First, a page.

JEFFERSON CITY — The attorney general’s office on Friday asked a state judge to name a special assistant attorney general to pursue a lawsuit against Gov. Matt Blunt over access to e-mail records.
The suit was filed in the Capitol’s home of Cole County by Mel Fisher, one of three investigators selected by Democratic Attorney General Jay Nixon to look into allegations that the Republican governor’s office violated the state open records law by deleting e-mails. The investigation team is seeking access to copies of backup e-mail records at no cost.
Last week, Cole County Judge Richard Callahan ruled that Fisher cannot sue on behalf of the attorney general’s office. Callahan dismissed the lawsuit but delayed his order for 10 days to allow the attorney general’s office to decide what to do next.
Callahan, in his ruling on July 11, suggested that Nixon be made a party in the lawsuit, that the attorney general’s office request the court appoint a special assistant attorney general to pursue the case or that Fisher explain how he was harmed.
Deputy Attorney General Karen Mitchell, in a letter Friday to Callahan, requested that an attorney be selected to continue with the suit and that the trial judge allow more time to amend the lawsuit before the case is dismissed.
A spokeswoman for Blunt said the lawsuit accuses the governor of actions he did not take and that would not be illegal.
“The fact that neither Jay Nixon nor his political appointee Mr. Fisher are willing to file anything themselves suggests they understand the likelihood of losing a second time,” Blunt spokeswoman Jessica Robinson said.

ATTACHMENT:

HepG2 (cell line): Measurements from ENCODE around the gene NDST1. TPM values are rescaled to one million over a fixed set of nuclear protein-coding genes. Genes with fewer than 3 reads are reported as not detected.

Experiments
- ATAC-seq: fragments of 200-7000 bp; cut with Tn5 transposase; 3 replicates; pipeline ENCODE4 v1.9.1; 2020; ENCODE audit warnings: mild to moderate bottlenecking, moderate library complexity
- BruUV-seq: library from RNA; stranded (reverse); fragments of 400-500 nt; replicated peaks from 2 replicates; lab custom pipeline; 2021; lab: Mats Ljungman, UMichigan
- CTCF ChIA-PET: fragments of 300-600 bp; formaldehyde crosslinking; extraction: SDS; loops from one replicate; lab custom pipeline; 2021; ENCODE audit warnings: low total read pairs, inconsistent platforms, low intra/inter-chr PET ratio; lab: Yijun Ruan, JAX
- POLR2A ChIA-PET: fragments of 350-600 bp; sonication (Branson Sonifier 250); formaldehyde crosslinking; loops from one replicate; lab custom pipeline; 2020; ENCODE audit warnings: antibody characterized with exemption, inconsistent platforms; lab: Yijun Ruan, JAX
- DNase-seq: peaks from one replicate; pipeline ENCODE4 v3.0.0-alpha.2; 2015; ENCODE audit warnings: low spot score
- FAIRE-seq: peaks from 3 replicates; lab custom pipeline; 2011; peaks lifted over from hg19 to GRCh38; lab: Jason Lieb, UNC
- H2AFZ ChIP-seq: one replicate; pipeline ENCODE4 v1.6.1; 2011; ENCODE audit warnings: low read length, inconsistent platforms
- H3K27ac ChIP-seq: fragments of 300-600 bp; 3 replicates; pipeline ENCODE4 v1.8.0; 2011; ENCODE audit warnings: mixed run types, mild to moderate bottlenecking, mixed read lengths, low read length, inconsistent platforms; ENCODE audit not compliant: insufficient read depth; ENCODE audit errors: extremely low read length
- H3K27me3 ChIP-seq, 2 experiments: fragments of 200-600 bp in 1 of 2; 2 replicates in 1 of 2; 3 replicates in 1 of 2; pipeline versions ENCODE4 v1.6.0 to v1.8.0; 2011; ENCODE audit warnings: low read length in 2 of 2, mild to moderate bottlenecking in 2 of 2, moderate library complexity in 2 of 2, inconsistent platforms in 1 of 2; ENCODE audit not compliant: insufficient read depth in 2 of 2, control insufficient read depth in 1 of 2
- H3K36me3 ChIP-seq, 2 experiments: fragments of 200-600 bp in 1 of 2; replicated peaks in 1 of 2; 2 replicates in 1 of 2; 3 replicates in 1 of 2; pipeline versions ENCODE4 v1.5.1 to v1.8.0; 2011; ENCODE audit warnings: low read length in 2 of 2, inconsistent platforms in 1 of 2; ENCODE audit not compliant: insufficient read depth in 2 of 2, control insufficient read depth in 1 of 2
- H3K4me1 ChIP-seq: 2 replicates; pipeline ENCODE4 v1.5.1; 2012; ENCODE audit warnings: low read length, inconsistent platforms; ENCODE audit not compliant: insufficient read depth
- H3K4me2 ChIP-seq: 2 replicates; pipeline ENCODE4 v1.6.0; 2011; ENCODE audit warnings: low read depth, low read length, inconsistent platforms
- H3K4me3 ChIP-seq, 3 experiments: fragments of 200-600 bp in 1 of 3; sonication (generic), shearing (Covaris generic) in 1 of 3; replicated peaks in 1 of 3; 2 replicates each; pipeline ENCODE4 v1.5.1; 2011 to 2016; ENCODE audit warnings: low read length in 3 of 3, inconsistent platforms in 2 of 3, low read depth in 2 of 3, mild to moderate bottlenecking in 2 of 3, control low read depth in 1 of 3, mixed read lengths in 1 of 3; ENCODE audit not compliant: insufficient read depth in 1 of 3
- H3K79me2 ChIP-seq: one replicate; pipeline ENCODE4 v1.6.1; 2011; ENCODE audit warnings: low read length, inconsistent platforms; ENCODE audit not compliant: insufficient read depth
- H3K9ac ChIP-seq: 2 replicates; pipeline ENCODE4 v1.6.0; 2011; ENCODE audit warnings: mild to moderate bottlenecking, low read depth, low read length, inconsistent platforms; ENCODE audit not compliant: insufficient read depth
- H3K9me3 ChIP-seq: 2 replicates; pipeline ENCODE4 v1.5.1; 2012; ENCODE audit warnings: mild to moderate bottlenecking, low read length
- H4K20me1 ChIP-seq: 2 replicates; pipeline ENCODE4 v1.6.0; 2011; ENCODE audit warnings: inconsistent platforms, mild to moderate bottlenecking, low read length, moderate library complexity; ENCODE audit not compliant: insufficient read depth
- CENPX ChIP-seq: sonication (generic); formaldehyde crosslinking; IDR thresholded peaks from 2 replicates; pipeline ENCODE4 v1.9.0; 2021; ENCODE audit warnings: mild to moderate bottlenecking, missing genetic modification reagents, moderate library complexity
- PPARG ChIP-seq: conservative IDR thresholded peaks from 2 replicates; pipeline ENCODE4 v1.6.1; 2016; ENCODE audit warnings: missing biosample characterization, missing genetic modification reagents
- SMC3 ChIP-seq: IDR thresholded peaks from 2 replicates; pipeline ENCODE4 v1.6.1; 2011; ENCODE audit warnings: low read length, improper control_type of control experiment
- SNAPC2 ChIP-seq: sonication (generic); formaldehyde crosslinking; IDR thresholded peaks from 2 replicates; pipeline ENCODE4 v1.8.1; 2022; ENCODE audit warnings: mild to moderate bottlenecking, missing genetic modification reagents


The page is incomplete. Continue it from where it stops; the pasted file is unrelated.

Attorneys representing the governor have argued that there are many problems with the original lawsuit, including that Fisher was trying to sue on behalf of the attorney general.
Former state Supreme Court Judge John Holstein, who represents Blunt, contends the attorney general’s office has no legal power to demand the governor turn over vast quantities of documents without paying research and copying fees allowed under the Sunshine Law.
Blunt’s office and Holstein have said that Nixon’s investigators could begin receiving e-mail records if they pay $541,000 to cover the costs of retrieving the e-mails from backup files and for attorneys to determine which e-mails don’t have to be disclosed under the Sunshine Law.
Blunt’s office has told The Associated Press and the St. Louis Post-Dispatch that it would cost about $23,625 to retrieve, review and produce sought e-mails requested under the Sunshine Law, plus 10 cents per page for copies.
The AP, Post-Dispatch and Kansas City Star have asked for permission to join the investigators’ lawsuit to press separate requests for e-mail records filed under Missouri’s public records law.
Callahan has not ruled on the media’s request to intervene in the suit and is still considering it.
The attorney general’s office selected investigators to look into Blunt’s e-mail retention policies after former governor’s office attorney Scott Eckersley claimed he was fired for raising concerns about e-mail deletions. Blunt’s office has denied that assertion, instead saying Eckersley was fired for doing private work with state resources, among other things.
The governor’s office now is in the process of implementing an archival system that allows old e-mails to be more easily retrieved. E-mails from the governor’s office and several other executive departments are retained on a backup system overseen by the Office of Administration. The attorney general’s office says its e-mails are retained on a separate backup system.